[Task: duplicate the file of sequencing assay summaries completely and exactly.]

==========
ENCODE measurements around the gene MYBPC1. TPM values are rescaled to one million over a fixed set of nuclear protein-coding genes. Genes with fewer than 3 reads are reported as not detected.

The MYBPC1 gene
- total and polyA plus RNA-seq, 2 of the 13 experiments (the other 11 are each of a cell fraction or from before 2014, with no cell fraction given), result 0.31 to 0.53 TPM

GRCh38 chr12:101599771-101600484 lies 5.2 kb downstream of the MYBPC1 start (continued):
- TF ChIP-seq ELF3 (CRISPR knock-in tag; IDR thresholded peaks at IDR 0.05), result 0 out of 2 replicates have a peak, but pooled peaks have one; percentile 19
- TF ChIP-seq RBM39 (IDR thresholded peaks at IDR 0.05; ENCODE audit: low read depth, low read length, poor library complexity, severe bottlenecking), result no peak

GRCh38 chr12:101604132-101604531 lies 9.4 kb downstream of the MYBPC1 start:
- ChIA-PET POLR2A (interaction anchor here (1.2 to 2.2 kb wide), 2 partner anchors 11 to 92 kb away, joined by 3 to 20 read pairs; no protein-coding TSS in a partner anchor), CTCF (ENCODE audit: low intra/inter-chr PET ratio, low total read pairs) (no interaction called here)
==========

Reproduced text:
ENCODE measurements around the gene MYBPC1. TPM values are rescaled to one million over a fixed set of nuclear protein-coding genes. Genes with fewer than 3 reads are reported as not detected.

The MYBPC1 gene
- total and polyA plus RNA-seq, 2 of the 13 experiments (the other 11 are each of a cell fraction or from before 2014, with no cell fraction given), result 0.31 to 0.53 TPM

GRCh38 chr12:101599771-101600484 lies 5.2 kb downstream of the MYBPC1 start (continued):
- TF ChIP-seq ELF3 (CRISPR knock-in tag; IDR thresholded peaks at IDR 0.05), result 0 out of 2 replicates have a peak, but pooled peaks have one; percentile 19
- TF ChIP-seq RBM39 (IDR thresholded peaks at IDR 0.05; ENCODE audit: low read depth, low read length, poor library complexity, severe bottlenecking), result no peak

GRCh38 chr12:101604132-101604531 lies 9.4 kb downstream of the MYBPC1 start:
- ChIA-PET POLR2A (interaction anchor here (1.2 to 2.2 kb wide), 2 partner anchors 11 to 92 kb away, joined by 3 to 20 read pairs; no protein-coding TSS in a partner anchor), CTCF (ENCODE audit: low intra/inter-chr PET ratio, low total read pairs) (no interaction called here)